Childhood Nephrotic Syndrome
Nephrotic syndrome is a condition in which your kidneys “leak” protein from your blood into your urine. In children, nephrotic syndrome may only be temporary, or it may be an early sign of kidney damage.
Learn about Nephrotic Syndrome in Adults
What is nephrotic syndrome?
Healthy kidneys filter waste and extra fluid from your blood. Your body gets rid of the waste and extra fluid as urine. In nephrotic syndrome, some protein, which normally stays in your blood, gets removed along with the waste. This is a problem, because your body needs protein.
Protein acts like a sponge in your blood. It holds fluid that your body needs inside your arteries and veins. If there is not enough protein, the fluid can leak into other tissues in your body. This can cause edema (swelling). This usually happens around your eyes, face, belly, ankles and feet.
Are there different types of nephrotic syndrome?
Yes. The most common type of nephrotic syndrome in children is called minimal change disease. With minimal change disease, there are very tiny physical changes in the tiny filters (called glomeruli) in the kidneys. These tiny changes can affect how the kidneys work.
Minimal change disease can usually be treated with a medicine called prednisone, but this type of nephrotic syndrome can come back. This called a “relapse.” Most children will grow out of minimal change disease in their teen years.
Other types of nephrotic syndrome can be harder to treat and may cause more serious, long-term problems.
How can I keep my child from getting nephrotic syndrome?
We do not know what causes nephrotic syndrome in children, so we cannot prevent it.
What are the symptoms?
If your child has nephrotic syndrome, you may notice swelling around his or her eyes, face, ankles or feet.
How will I know if my child has nephrotic syndrome?
Your child’s doctor may need to do a few tests to find out if your child has nephrotic syndrome.
The doctor may test a sample of your child’s urine for protein. If the first test shows a high level of protein, the doctor may want to test the urine again. You may also be asked to check your child’s urine for protein over a couple of days at home. In this case, your child’s doctor will give you directions for how to get and check the urine sample.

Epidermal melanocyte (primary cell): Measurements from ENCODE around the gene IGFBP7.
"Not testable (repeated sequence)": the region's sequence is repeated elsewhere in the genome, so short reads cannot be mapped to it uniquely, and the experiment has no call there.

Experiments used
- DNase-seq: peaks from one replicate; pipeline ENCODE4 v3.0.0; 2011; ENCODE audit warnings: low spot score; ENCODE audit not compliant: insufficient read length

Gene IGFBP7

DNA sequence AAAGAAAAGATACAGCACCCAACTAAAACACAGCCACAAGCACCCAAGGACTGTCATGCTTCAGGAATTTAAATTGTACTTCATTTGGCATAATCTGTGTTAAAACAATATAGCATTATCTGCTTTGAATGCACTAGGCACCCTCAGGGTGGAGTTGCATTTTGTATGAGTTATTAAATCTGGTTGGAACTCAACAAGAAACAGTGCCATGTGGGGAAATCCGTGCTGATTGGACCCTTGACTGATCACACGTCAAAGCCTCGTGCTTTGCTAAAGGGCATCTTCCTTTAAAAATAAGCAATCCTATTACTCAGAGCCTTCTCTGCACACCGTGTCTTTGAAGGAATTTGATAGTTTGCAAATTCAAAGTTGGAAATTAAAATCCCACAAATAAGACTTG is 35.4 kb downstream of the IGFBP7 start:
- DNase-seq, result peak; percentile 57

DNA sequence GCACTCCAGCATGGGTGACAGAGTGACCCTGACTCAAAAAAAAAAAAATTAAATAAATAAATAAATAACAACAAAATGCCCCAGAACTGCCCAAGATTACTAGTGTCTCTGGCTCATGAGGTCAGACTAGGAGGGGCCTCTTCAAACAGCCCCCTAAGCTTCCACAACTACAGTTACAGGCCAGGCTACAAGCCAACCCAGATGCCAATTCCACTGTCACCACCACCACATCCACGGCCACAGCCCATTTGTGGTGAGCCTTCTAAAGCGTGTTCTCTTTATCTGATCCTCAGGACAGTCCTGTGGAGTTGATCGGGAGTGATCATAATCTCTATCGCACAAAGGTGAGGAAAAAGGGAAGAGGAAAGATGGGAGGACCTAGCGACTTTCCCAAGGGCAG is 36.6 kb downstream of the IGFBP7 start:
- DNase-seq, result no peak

The doctor may also suggest a blood test to look at the levels of electrolytes, protein, creatinine and blood urea nitrogen (BUN) in your child’s blood. These tests can help the doctor learn whether your child has nephrotic syndrome or whether there is another cause for the protein in his or her urine.
In some cases, your child’s doctor may suggest a kidney biopsy. This means that a tiny piece of your child’s kidney will be removed and viewed under a microscope. A kidney biopsy can usually be done with a needle and does not require surgery. The kidney biopsy can help show what type of nephrotic syndrome your child has and whether there are any other problems that need to be treated.
Is there a cure for nephrotic syndrome?
There is no cure for nephrotic syndrome, but many children grow out of the disease.
What are the treatments for nephrotic syndrome?
The type of treatment your child will need depends on the type of nephrotic syndrome he or she has. For minimal change disease, the most common treatment is prednisone, a type of steroid. Prednisone helps to keep protein from leaking into your child’s urine. If prednisone does not work, or if its side effects are too much, your child’s doctor may prescribe other medicines.
Other treatments may help control the swelling caused by nephrotic syndrome. A diuretic (“water pill”) can help to get rid of the extra fluid. Low-sodium (low salt) diets can help keep fluid from building up, too. In extreme cases, albumin (a kind of protein), given through an IV can help replace some of the protein in your child’s blood.
If your child’s doctor finds any other problems while testing, those may need to be treated too.